Spice, K2 and similar products now illegal nationwide
By Elizabeth Vogel, Staff Writer -- firstname.lastname@example.org
Synthetic marijuana is no longer a legal substitute for marijuana anywhere in the U.S.
On March 1, the Drug Enforcement Administration banned five chemicals that mimic the effects of tetrahydrocannabinol (THC), the chemical in marijuana that results in a high.
The chemicals the DEA temporarily banned are used to make products marketed as Spice incense and K2, which consumers smoke to achieve a high similar to that of marijuana.
"Emergency room physicians report that individuals that use these types of products experience serious side effects which include: convulsions, anxiety attacks, dangerously elevated heart rates, increased blood pressure, vomiting and disorientation," the DEA's website said.
Oregon already banned these products in October for similar reasons.
"Their misuse and abuse by young people have resulted in a number of serious incidents requiring emergency care and hospital admission or death. The abuse of these chemicals has the potential to cause a life-threatening incident," the Oregon Board of Pharmacy said.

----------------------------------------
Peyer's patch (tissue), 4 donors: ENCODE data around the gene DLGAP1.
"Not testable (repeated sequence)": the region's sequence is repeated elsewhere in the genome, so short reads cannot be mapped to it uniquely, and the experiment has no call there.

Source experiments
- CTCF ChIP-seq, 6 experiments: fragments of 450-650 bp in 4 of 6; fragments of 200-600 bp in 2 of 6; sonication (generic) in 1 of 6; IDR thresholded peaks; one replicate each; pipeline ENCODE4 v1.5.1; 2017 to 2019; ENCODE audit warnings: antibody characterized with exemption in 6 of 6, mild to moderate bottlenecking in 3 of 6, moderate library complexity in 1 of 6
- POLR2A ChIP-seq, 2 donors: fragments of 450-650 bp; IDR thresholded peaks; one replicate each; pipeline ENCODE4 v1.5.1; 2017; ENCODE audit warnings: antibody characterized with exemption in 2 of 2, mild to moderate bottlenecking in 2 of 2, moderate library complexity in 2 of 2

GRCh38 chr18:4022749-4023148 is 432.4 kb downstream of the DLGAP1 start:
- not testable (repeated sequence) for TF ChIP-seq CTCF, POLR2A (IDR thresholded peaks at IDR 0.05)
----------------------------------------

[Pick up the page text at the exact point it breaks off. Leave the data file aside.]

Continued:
The DEA's ban singles out five chemical compounds: JWH-018, JWH-073, JWH-200, CP-47,497 and cannabicyclohexanol.
"I do know that once they've been banned we're supposed to make them hard to get," professor Angela Hoffman of the chemistry department said.
Because those are not the only chemicals thought to mimic the effects of marijuana, there is speculation companies will turn to similar chemicals that are legal so they can continue to sell synthetic cannabis in some form.
Hoffman warns students against such products.
"The safest thing is to assume that every unknown chemical should be handled with caution unless you know it is safe," Hoffman said.
The current ban is temporary. It will last one year. Within that time, the DEA will study the chemicals and decide whether to ban them permanently.